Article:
16TH CENTURY Literature and literacy supported by paper mills’ increasing productivity

The advantages of mill-based papermaking spread throughout Europe in the 15th and 16th centuries.
In Germany, by the end of the 16th century there were 190 mills.
Work at the paper mill was typically carried out by a four man team: the vatman took the pulp from a vat and made the sheet using a mould; the couch squirt, who worked in harmony with the vatman, placed the sheet on absorbent felt; the layman, who drew off the still moist sheets from the felt after pressing; and the apprentice, who had to feed material into the vat and maintained the heating of the vat.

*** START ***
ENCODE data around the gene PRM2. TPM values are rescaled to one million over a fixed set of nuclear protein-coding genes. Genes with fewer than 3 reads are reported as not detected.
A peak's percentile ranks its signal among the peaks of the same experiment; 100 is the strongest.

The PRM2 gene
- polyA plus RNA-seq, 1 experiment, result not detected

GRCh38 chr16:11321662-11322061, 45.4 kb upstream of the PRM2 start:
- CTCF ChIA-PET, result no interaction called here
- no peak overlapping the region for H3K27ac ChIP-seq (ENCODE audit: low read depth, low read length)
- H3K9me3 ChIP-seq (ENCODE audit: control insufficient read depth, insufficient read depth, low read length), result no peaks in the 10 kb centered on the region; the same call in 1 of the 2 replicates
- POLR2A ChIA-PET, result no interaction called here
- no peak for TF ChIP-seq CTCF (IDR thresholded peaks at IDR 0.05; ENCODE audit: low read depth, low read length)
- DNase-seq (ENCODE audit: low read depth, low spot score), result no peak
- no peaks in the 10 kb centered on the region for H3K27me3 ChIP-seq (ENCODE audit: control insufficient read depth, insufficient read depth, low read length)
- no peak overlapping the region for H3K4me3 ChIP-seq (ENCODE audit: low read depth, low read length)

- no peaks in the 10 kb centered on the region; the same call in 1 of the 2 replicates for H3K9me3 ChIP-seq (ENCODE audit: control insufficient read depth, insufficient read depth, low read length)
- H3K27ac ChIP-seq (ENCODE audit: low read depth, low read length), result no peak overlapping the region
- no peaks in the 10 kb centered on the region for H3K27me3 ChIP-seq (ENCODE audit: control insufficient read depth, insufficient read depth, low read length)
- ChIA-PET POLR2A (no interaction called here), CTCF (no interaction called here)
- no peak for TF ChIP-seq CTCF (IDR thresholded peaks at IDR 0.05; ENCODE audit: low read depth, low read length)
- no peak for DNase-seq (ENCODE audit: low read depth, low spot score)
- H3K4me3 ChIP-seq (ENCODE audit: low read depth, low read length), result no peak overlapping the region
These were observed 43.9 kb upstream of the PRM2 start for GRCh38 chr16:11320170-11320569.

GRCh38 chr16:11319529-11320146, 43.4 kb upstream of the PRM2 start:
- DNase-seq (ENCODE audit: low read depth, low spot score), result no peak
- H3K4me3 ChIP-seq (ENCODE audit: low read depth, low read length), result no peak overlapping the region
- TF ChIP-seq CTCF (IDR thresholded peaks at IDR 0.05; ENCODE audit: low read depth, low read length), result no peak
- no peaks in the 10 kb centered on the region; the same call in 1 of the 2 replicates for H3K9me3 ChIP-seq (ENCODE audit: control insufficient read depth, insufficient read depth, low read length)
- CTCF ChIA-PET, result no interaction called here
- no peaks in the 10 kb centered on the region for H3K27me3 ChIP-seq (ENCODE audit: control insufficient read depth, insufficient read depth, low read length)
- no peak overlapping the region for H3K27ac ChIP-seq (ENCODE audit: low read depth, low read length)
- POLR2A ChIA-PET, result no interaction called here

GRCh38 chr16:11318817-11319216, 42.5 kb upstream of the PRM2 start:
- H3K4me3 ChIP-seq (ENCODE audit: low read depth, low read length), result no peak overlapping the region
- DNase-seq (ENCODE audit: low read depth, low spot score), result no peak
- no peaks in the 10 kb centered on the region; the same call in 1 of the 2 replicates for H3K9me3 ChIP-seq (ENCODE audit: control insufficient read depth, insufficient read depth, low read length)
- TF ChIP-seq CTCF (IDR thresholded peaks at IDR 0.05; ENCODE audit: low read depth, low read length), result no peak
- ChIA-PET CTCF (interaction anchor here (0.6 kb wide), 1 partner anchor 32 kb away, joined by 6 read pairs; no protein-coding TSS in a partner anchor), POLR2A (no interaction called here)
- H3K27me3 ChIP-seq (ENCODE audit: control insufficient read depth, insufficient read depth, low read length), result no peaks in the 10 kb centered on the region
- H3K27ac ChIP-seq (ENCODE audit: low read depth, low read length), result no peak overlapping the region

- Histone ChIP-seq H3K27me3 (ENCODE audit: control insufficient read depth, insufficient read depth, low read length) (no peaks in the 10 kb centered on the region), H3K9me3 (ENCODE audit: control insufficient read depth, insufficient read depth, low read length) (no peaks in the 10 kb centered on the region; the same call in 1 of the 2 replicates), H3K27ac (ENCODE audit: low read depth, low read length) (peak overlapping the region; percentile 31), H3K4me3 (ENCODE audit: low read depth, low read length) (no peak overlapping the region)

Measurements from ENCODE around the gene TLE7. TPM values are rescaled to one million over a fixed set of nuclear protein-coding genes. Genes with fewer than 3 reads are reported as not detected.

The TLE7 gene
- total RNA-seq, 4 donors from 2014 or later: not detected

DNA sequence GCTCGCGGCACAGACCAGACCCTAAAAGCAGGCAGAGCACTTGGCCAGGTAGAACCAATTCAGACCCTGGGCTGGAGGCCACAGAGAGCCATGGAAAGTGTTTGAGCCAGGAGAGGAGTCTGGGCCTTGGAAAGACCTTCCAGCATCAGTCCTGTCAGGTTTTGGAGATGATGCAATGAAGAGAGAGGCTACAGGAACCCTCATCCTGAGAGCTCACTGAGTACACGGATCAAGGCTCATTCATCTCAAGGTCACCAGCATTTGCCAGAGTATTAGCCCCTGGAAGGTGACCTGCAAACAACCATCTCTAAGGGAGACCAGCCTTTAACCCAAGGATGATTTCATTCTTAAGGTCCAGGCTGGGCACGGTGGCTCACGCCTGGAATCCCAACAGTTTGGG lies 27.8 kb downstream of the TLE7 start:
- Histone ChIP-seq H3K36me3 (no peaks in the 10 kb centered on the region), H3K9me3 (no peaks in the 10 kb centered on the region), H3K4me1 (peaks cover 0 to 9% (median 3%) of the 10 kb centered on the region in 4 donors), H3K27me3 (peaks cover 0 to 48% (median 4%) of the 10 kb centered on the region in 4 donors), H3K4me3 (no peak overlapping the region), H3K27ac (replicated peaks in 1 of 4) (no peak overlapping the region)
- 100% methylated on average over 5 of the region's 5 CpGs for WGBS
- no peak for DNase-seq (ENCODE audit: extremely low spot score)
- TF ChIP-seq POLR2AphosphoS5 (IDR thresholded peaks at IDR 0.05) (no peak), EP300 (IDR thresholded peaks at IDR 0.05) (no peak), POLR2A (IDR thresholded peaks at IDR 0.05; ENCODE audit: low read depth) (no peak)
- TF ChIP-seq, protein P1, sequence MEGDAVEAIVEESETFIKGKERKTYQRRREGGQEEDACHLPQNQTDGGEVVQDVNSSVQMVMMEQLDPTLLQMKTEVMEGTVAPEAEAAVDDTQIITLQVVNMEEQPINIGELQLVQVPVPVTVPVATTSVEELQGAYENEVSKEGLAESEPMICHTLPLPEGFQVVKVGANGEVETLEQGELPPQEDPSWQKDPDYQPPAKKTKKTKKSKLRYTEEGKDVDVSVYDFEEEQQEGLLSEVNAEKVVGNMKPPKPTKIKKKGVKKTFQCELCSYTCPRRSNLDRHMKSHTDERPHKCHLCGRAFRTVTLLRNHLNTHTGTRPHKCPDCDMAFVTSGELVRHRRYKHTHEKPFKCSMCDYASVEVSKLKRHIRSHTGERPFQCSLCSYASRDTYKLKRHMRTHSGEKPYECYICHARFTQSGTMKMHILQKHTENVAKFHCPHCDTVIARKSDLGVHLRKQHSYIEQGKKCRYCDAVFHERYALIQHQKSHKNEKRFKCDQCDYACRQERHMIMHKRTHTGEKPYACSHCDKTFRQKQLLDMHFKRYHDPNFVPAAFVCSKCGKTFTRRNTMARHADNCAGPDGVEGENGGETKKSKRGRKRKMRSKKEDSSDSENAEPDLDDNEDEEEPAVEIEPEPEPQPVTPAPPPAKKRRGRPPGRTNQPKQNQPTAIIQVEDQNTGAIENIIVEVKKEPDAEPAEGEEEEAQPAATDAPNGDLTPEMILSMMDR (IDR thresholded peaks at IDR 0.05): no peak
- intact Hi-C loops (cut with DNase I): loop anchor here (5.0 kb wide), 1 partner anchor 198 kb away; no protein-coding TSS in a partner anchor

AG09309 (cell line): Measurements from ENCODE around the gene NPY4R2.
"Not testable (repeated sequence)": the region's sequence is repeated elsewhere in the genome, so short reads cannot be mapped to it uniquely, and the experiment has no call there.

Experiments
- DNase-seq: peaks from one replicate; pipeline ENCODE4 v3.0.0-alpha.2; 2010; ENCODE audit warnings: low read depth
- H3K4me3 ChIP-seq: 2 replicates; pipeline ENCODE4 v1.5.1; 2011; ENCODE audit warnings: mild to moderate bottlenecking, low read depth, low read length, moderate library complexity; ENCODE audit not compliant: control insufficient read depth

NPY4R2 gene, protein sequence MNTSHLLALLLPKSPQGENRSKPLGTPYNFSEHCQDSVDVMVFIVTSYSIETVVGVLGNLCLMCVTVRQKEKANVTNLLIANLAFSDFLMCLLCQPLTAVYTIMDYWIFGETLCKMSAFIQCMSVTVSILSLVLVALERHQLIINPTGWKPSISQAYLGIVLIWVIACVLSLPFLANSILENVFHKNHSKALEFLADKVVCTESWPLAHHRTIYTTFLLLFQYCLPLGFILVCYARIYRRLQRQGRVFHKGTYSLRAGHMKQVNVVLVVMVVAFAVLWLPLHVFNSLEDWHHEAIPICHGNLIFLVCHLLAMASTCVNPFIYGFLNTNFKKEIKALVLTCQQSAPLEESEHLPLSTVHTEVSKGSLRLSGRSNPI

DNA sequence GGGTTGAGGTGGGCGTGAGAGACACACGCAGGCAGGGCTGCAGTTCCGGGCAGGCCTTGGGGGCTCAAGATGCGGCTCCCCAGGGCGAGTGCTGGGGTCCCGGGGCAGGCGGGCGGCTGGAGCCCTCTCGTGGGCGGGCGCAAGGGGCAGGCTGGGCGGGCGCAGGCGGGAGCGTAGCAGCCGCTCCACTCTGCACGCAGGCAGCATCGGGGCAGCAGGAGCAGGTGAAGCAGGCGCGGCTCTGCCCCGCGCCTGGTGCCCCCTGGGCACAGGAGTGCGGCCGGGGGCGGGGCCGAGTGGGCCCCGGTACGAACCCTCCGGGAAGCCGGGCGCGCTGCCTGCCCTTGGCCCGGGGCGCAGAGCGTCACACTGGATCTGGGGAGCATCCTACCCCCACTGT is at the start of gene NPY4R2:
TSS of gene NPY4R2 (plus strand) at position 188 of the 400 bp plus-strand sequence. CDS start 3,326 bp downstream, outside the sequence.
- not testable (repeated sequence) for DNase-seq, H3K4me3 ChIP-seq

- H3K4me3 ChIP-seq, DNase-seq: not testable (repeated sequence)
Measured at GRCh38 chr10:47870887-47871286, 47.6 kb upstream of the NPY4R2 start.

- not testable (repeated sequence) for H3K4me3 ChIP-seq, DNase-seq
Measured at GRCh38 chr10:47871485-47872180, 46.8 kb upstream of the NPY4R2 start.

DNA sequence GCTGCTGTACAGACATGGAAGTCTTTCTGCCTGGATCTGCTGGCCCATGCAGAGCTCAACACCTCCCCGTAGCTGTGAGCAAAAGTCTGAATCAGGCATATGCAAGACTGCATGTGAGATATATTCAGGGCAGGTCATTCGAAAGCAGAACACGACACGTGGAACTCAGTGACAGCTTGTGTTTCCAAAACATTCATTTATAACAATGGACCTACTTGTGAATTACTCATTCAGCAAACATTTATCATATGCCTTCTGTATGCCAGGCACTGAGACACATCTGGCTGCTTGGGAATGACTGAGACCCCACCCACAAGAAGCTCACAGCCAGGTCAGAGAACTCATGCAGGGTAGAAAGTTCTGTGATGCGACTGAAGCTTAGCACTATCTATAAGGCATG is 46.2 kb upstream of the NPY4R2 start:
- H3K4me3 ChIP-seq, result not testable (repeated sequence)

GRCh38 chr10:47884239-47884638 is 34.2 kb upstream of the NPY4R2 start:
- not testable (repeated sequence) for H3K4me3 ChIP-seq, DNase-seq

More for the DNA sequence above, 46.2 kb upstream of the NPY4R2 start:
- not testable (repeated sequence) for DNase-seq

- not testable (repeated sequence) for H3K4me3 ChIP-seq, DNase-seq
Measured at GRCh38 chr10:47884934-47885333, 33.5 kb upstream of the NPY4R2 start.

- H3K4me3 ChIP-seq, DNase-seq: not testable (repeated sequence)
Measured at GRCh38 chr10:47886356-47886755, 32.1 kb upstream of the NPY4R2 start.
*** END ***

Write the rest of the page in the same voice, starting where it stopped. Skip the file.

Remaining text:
Up to nine reams (4,500 sheets) of paper could be made in the course of a working day of around 13 hours.